History & Culture

Club Afrika opens 1989

Somewhere New to Play

Club Afrika was opened in the Autumn of 1989. It was initially intended to be a Club catering for the city’s African community. It also had an African restaurant on the ground floor at first, which promptly seemed to go bust shortly after opening.

Original Club Afrika membership card.

Fight The Power

This was just as the city was in the process of first going bananas for House Music, but here we rocked a totally different musical vibe. We did all the tunes there from the very start & the first record ever played there on it's opening night was Public Enemy’s ‘Fight the Power’.

We were just back from our Scottish episode, so we were really feeling Public Enemy 100%. It was great to finally have weekend Club nights to play, where you weren’t in a realistic, mortal danger of being stamped to death, disembowelled & then hung.

The Afrika building had previously been Marlborough Motors, a 2nd hand car showroom.

Clock the Crescent

This was the exact same building that our original WHQ eventually came to be in a few years later, on Marlborough Crescent. It was years more before the area opposite, was developed, with the Centre for Life & Times Square as you may know them today.

Club Afrika and the original WHQ building
Once the car place had folded, the building became derelict.

There was no development around there at all back in 89. It was still a really run down area, on the edge of the Gay scene & its highlight was the old derelict bus station opposite & not much else.

The old Marlborough Crescent Bus Station was exactly where Times Square & the Centre for Life sit today - Afrika was stage left, just out of the shot.

As the the rest of the city was now headed smack on course for the impending early 90’s House music & drug frenzy, Afrika was (initially) a nice counterpoint to all that & was an immediate success.

Clare, Miranda & chum (embarrassed that her name escapes us) after hours, back in the Afrika days.

Hate the Layout

This was despite that fact it was a hard place to play, due to its rubbish layout. Afrika was really small, it was on the first floor & the bar was stuck over in a corner, at the edge of the room.

Stevie, Kath & chums, sat at the corner bar in Afrika after hours, way back.

The Dj booth & dance floor were at the top of the entrance stairs, so once you got the crowd rocking, no one arriving could get to the bar.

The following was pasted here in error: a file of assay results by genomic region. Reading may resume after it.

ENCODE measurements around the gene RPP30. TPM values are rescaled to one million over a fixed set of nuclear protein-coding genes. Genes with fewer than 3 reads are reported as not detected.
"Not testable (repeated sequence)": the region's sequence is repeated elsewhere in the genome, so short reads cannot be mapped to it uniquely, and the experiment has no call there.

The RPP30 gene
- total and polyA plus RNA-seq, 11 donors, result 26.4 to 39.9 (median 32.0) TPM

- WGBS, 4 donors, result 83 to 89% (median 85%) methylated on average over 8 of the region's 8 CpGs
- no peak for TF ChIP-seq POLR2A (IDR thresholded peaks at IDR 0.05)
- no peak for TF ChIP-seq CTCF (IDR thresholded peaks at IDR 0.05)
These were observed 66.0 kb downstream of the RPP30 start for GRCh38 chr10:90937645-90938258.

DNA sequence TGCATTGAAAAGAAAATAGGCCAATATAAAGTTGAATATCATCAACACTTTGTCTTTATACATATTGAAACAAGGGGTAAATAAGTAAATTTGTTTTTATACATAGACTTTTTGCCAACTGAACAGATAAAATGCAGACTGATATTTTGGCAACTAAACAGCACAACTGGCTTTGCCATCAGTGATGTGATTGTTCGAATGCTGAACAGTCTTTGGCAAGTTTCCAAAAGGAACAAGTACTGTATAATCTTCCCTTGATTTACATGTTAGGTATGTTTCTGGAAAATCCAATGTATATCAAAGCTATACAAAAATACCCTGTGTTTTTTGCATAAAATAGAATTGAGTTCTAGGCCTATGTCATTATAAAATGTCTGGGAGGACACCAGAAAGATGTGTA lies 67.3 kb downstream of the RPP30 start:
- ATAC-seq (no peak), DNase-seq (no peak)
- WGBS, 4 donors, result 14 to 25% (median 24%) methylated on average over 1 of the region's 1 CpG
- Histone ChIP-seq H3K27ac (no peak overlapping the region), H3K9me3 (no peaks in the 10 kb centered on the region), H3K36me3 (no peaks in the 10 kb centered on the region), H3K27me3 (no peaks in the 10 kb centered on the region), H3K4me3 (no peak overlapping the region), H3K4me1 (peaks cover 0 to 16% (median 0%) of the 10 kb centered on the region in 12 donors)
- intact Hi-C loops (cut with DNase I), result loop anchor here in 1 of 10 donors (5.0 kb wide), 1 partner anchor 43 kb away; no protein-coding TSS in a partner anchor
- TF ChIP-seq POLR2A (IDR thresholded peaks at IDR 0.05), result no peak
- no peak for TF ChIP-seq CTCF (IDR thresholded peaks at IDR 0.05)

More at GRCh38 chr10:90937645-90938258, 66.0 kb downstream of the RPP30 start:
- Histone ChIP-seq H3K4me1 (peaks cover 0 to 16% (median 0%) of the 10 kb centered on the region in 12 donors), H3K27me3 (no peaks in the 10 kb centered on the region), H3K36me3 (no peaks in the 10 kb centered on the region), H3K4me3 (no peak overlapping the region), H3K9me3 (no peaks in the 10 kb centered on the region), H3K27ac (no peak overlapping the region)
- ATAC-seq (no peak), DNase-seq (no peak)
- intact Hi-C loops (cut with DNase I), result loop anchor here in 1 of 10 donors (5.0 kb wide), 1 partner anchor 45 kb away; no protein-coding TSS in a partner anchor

Tommy in the DJ booth before doors open - strangely positioned, with a load of mad lights.

It was a weird one for sure & a really terrible & awkward layout for a Club space.

Club in 1989
A layout so poor it often seemed rammed, even when only half full.

It's the only Club layout we have ever worked in, that had no features we could incorporate when we were planning Curtis Mayfield House. Everywhere else we ever worked, contributed design ideas we integrated into the WHQ Club you see today – but not Afrika.

Deborah shouting (really...?) in Club Afrika 1989.

It had crazy 70’s style flashing disco lights too, that whirred, buzzed & creaked to absolute buggery if you ever tried to turn them on – so you never did.

Club Afrika 1989
Club Afrika 1989 with its ludicrous lighting system.

Love the Vibes

It did have one plus though, playing here gave us a chance to turn away from the madness, of that rapidly emerging House scene for a moment. Rockers was crazy around then & doing both venues every week was a nice vibe & we got the best of both worlds.

Selecting tunes in Club Afrika, back in 89.

We used the chance there to spin Old Skool Black music again, this time with weekend slots & at first the crowd was very cool & mixed. We played the Friday & Saturdays for a long while & it was really, really good.

Some of the Housey crowd from Rockers followed us down, but mainly it was a Soulful, Funky, Disco & Afro groove that we represented there.

Afrika - New Year's Eve 1989, as the snow starts kicking in.

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